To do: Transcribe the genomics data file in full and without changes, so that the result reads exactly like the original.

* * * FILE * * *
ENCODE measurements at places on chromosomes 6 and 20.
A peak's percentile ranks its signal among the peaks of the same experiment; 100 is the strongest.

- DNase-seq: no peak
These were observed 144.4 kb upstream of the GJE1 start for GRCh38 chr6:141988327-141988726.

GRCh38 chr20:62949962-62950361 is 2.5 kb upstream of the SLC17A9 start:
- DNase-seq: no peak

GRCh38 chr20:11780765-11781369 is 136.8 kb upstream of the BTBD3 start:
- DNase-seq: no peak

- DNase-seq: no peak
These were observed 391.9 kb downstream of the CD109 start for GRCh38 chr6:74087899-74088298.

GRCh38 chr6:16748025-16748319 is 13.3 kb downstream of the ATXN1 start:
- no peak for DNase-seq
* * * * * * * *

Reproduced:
ENCODE measurements at places on chromosomes 6 and 20.
A peak's percentile ranks its signal among the peaks of the same experiment; 100 is the strongest.

- DNase-seq: no peak
These were observed 144.4 kb upstream of the GJE1 start for GRCh38 chr6:141988327-141988726.

GRCh38 chr20:62949962-62950361 is 2.5 kb upstream of the SLC17A9 start:
- DNase-seq: no peak

GRCh38 chr20:11780765-11781369 is 136.8 kb upstream of the BTBD3 start:
- DNase-seq: no peak

- DNase-seq: no peak
These were observed 391.9 kb downstream of the CD109 start for GRCh38 chr6:74087899-74088298.

GRCh38 chr6:16748025-16748319 is 13.3 kb downstream of the ATXN1 start:
- no peak for DNase-seq